Arab states to cooperate on upgrading education quality

Arab states to cooperate on upgrading education quality
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Published September 22nd, 2010 - 17:17 GMT

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Djibouti
,
Doha
,
World Bank Vice
,
Mohammed Al-Aziz Ibn Ashour
,
Shamshad Akhtar
,
Abdulla bin Ali Al-Thani
,
Saad bin Ibrahim Al Mahmoud
,
Supreme Education Council of Qatar
,
World Bank
,
Qatar Foundation for Education, Science and Community Development
,
Arab League Educational, Cultural and Scientific Organisation

 Seventeen Arab states agreed today upon the urgent need to improve the quality of education across the region and implement a system of evaluating the performance of schools, teachers and students. Results are to be made public and shared among participating countries. These steps towards the improvement of education quality are formalized through the Doha Declaration on Education Quality in the Arab world.

The pledge came at the end of a two-day meeting of education ministers in the Qatari capital organized by the Qatar Foundation for Education, Science and Community Development; the World Bank and the Arab League Educational, Cultural and Scientific Organisation (ALECSO); in coordination with the Supreme Education Council of Qatar.
Developing the evaluation system will be entrusted to ALECSO, particularly their Arab Educational Observatory.
International assessments, as presented to the ministers during the Colloquium, suggest that young people in the Arab world currently leave school with levels of numeracy and literacy below the global average, and with a lesser command of the skills increasingly sought by employers, such as the ability to analyze complex information, think critically and communicate effectively. 

In response to these issues, the Doha Declaration states that high-quality education should equip students to become active citizens in their communities. Restructured national education systems should be “characterized by autonomy, accountability, and clear and transparent education policies” and encourage broad community participation. The declaration commits the signatories to continuous collection of data in order to enable transparent evaluation and assessment, and the spread of best practices.

“We all know that our best asset is our people, but this wealth will only be realized through judicious investment,” said H.E. Dr. Abdulla bin Ali Al-Thani, Vice President, Education, Qatar Foundation, Chairman of the World Innovation Summit for Education (WISE), and one of the initiators of the project. 

“Education has been the first pillar of Qatar Foundation’s human development mission for the past 15 years. Therefore, I’m very pleased that it is now being placed at the forefront of the regional agenda,” Dr. Al-Thani said.

“The capacity of countries in the Arab world to compete in the global economy depends on their being able to meet the rapidly escalating demand for high-level skills,” said H.E. Dr. Mohammed Al-Aziz Ibn Ashour, Director General of ALECSO. “Quality of education has a positive impact on the lives of individuals and on national economic growth, and by sharing information and best practices, we all stand to gain.”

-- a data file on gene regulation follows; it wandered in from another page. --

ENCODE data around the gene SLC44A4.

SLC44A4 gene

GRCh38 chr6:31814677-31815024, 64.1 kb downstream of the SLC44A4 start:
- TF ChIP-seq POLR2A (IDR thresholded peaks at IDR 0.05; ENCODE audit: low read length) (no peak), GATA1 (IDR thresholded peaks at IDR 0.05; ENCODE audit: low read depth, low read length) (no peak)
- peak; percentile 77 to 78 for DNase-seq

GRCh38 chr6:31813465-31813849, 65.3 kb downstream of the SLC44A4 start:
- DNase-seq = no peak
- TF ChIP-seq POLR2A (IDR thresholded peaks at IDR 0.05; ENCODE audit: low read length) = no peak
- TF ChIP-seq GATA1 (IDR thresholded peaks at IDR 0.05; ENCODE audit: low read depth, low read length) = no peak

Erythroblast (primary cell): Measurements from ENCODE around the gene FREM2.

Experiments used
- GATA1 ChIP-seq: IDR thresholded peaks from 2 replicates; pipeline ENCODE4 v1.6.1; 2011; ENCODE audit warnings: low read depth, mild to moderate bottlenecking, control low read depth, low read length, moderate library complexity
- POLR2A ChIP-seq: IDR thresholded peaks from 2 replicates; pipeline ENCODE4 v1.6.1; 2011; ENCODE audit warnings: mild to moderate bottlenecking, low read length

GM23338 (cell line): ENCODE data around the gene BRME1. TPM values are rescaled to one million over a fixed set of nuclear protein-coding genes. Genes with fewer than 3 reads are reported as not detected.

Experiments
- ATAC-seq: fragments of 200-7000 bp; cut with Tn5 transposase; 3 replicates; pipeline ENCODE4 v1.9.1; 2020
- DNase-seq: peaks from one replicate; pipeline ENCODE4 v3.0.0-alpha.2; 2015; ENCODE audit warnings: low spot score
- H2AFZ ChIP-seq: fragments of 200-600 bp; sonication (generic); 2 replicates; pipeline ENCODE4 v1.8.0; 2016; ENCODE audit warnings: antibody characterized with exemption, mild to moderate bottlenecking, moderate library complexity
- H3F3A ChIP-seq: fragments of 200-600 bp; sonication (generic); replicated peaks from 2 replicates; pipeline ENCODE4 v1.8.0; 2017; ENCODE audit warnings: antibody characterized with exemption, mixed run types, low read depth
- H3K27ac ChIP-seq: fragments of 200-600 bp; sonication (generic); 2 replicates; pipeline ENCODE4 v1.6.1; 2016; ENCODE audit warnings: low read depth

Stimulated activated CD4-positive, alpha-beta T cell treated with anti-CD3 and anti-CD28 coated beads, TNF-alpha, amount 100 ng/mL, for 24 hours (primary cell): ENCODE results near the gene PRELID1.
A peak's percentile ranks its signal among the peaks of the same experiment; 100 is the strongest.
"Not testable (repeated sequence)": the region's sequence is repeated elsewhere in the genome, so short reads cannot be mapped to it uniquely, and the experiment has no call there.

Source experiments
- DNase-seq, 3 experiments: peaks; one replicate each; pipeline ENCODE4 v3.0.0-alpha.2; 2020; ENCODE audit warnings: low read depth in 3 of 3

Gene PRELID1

“The Arab world has made great strides in getting children into school,’’ said Shamshad Akhtar, World Bank Vice President for the Middle East and North Africa Region. “And now there is a new set of challenges. As school systems reach maximum levels of participation, concerns about quality multiply.”

“Today’s commitment to consistently collect data will enable authorities to use that data to drive quality improvements and share information not just among governments and educators, but with families and employers also. Success stories can be shared across the region and inspire others by example,” said Akhtar.

“My fellow ministers and I frequently share our experiences in upgrading our education systems,” said H.E. Saad bin Ibrahim Al Mahmoud, Minister of Education and Higher Education of the State of Qatar and host of the Ministerial Colloquium. “Now we shall be working within a structure which will bring about a more productive learning process. I am grateful to all of my ministerial colleagues, to the three co-organizers, and to the organizations and experts who have taken part in this event, and I look forward to continuing fruitful cooperation.” His Excellency added, “Despite the educational mobility witnessed by the Arab world through our various initiatives, we are still working to meet the aspirations of our societies and global academic standards.”

The states taking part in the Ministerial Colloquium on Quality of Education in the Arab World were: Algeria, Bahrain, Djibouti, Iraq, Jordan, Kuwait, Lebanon, Libya, Mauritania, Oman, the Palestinian National Authority, Qatar, Saudi Arabia, Sudan, Tunisia, the United Arab Emirates and Yemen. 
 
 

 

 

 

 

 

 

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